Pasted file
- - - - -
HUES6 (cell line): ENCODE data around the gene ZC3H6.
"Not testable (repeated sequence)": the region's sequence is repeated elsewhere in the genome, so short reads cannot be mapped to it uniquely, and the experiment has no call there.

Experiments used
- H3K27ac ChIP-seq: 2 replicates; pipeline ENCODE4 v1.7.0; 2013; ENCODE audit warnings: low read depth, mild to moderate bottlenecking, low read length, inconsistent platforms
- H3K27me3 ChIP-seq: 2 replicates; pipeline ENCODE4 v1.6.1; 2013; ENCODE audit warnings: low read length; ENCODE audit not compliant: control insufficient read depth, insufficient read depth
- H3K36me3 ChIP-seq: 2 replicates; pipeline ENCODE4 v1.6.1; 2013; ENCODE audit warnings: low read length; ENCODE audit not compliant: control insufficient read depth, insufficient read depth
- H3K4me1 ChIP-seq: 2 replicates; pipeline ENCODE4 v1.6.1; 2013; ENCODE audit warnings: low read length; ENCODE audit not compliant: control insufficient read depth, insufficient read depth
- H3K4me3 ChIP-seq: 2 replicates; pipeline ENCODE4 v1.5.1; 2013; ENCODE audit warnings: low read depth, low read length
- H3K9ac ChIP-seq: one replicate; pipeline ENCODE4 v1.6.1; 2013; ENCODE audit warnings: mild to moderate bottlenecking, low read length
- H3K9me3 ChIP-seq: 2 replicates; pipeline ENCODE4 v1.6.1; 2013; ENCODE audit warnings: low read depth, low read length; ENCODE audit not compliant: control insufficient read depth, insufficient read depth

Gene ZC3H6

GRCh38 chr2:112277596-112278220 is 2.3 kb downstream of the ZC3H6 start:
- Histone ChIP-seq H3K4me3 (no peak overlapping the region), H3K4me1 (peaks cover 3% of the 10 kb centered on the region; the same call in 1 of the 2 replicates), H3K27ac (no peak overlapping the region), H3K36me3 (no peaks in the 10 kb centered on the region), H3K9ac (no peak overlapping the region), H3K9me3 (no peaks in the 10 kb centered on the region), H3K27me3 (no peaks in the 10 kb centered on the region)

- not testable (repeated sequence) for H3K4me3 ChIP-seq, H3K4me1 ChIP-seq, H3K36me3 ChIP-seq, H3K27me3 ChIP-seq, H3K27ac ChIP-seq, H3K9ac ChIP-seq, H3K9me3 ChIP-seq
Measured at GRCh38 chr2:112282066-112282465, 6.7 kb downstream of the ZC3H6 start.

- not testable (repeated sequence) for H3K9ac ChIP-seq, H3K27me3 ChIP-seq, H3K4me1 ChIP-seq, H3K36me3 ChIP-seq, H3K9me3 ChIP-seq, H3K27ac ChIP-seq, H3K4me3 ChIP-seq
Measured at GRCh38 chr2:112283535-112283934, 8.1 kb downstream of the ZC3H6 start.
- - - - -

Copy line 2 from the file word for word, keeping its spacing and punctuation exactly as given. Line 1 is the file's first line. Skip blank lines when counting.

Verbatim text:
"Not testable (repeated sequence)": the region's sequence is repeated elsewhere in the genome, so short reads cannot be mapped to it uniquely, and the experiment has no call there.